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Climate Change and Future of Natural Disasters in America by City Tech Blogger Parves Mia

In America, there are different natural disasters that occur in different parts of the country both seasonally and year-round, ranging from hurricanes and earthquakes, to droughts and floods.  However, the effects of climate change and global warming can make the projected future of natural disasters much worse than would have occurred naturally without human interference.

The change of climate throughout the world is due in great part to mankind’s pollution by releasing chemicals into the atmosphere. The extreme use of carbon dioxide by the burning of fossil fuels alone has created an imbalance in the atmosphere, causing the effects of global warming to become more severe. Without human interference, there still would’ve been a change of climate naturally; however, it would be nowhere near as drastic as it is now. The addition of all these chemicals by human action has caused global warming – the trapping of more of the sun’s rays in the atmosphere, heating up the earth faster and faster. This increase in climate temperature can affect the factors which contribute to natural disasters, which could cause both worse and more frequent disasters.

Earthquakes are caused by the movement of the tectonic plates, so they will not be affected by global warming much, if at all.  However, drought, flooding, and hurricanes are all very common natural disasters that can be affected very significantly by global warming. In the western region of America, there is a great possibility of an increase in drought due to global warming, especially in states such as California. Due to the western region’s geography, retaining water isn’t easy, and the amount of rainfall is already low. Over a period of 10, 20, or even 30 years, the amount of rainfall annually will continue to decrease, and the severity of droughts will continue to increase, making it harder to live in this western region.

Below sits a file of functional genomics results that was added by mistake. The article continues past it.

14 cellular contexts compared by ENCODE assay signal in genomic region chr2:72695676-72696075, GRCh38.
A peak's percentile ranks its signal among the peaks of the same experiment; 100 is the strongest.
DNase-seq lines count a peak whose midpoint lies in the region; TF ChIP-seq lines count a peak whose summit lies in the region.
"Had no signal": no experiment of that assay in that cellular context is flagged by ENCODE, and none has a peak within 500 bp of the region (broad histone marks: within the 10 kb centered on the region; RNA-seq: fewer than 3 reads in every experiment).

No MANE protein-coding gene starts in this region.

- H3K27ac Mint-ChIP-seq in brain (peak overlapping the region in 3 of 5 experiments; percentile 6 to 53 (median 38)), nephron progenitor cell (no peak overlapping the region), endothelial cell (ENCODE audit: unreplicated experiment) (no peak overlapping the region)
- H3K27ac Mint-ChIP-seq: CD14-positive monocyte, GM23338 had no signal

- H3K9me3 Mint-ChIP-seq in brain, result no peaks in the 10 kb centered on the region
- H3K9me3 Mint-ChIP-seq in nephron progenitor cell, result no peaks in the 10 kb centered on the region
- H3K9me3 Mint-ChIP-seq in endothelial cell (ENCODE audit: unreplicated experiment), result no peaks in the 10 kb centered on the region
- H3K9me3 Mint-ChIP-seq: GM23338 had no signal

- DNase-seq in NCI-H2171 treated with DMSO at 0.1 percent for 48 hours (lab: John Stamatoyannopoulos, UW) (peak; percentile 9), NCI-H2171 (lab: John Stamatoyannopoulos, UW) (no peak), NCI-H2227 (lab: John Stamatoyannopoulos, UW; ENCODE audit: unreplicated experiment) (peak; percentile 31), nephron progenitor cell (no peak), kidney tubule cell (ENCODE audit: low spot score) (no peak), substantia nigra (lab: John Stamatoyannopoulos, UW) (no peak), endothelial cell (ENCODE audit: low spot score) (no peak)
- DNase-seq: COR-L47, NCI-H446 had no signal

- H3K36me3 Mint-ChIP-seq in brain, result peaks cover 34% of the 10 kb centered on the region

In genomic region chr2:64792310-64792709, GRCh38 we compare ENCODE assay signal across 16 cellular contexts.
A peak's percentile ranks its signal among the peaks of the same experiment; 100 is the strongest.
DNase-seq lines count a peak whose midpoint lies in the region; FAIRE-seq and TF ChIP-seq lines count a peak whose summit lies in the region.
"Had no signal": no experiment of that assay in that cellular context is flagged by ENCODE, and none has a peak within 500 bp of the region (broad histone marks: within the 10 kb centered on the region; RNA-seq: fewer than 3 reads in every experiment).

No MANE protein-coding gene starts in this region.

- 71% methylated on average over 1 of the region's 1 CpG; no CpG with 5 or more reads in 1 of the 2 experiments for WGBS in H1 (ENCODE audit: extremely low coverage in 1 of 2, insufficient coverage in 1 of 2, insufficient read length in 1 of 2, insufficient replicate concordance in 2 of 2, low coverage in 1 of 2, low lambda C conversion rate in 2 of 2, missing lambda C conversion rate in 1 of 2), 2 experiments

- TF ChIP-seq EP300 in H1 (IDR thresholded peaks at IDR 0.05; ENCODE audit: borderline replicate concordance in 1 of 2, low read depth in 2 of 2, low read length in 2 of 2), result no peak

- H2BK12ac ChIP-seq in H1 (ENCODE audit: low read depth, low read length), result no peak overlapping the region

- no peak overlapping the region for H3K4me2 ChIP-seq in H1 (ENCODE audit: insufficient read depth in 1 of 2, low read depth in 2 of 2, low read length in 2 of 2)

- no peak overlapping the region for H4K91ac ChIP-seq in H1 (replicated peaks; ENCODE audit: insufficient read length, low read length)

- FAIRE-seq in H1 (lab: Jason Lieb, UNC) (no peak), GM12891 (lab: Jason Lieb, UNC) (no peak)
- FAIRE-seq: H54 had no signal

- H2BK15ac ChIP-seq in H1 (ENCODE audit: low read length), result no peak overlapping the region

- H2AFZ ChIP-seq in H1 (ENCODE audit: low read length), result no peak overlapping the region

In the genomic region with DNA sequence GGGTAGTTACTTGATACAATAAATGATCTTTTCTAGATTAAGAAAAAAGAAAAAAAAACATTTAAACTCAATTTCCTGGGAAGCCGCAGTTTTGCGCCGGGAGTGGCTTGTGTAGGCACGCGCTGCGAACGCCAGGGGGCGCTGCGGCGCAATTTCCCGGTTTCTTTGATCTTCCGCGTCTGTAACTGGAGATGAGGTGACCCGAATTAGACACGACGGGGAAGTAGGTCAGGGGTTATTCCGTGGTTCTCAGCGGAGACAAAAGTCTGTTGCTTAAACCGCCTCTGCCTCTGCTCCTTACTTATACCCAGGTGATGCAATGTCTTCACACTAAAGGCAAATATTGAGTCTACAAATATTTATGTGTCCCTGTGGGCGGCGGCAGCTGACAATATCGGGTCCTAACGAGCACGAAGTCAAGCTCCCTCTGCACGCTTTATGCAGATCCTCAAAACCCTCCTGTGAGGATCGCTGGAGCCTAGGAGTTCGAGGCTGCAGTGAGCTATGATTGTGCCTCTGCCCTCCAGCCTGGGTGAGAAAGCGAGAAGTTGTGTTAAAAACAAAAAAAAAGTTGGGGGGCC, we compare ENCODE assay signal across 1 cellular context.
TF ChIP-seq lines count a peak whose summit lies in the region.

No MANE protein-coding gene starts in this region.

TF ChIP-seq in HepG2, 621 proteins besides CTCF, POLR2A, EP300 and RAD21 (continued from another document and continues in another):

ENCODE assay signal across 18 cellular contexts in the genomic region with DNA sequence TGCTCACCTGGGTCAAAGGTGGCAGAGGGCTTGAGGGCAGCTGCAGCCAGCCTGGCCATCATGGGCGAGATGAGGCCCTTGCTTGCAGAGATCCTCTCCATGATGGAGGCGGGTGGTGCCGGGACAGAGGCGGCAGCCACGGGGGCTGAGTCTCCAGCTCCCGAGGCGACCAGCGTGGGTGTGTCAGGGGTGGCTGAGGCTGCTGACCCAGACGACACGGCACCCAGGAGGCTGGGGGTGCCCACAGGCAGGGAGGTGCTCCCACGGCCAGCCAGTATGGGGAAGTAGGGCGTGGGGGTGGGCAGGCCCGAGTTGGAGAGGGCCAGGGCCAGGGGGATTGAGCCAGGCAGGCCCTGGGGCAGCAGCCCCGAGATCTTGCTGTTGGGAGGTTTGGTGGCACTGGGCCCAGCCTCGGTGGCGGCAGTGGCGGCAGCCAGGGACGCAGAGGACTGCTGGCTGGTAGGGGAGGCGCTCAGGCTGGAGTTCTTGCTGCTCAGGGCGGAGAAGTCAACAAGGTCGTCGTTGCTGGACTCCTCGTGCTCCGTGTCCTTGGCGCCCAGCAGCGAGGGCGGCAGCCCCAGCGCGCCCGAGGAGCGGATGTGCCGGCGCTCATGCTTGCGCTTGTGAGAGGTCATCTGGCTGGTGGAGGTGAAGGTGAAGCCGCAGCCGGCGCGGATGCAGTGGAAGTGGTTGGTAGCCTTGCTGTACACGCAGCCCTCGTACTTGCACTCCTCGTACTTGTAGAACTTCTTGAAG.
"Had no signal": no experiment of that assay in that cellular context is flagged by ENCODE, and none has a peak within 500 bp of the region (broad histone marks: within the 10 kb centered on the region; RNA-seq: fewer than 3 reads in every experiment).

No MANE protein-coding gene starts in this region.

https://www.climate.gov/sites/default/files/2018-billion-dollar-disaster-map-900.png

As there is a connection to drought and global warming, there is also a connection to flooding and global warming. While rain decreases in one region, it increases in another region, mainly in the midwestern region of America. An excess of rain at one time can cause immense flooding which can ruin the geography of the land and turn the soil into mud. Since the Midwest is comprised of mainly agricultural areas, this excessive rain makes farming nearly impossible. This adversely affects the people who live there since they are unable to make money from their crops. It also impacts the rest of the country that depends on the crops grown in that area. As time progresses, these rains will increase with global warming, rendering the land useless to farmers.

In addition to exacerbating flooding and drought, global warming also has a negative effect on hurricanes. Hurricanes are caused by a sudden surge of hot air from below and cool air from above the ocean. With increased global warming, hurricanes are not entirely likely to occur more frequently; however, studies do show that the scale of these hurricanes may become more drastic. With more hot air systems over the oceans, the hurricanes that do form are more likely to be larger, windier, and rainier. This is most likely to occur long the eastern region of America where hurricanes are common and the land is closest to the ocean. The increased destructive power of hurricanes can destroy land as well as whatever buildings are in the hurricanes’ path. If there is an increase in hurricane severity, most buildings will be unable to withstand them and will inevitably collapse, causing massive casualties from both lives and money lost.

From the research, it is possible to see how global warming can affect natural disasters, not only in the present but also in the future.  If climate change continues the way that it is going, over the course of 30 years, things could be very detrimental for mankind.

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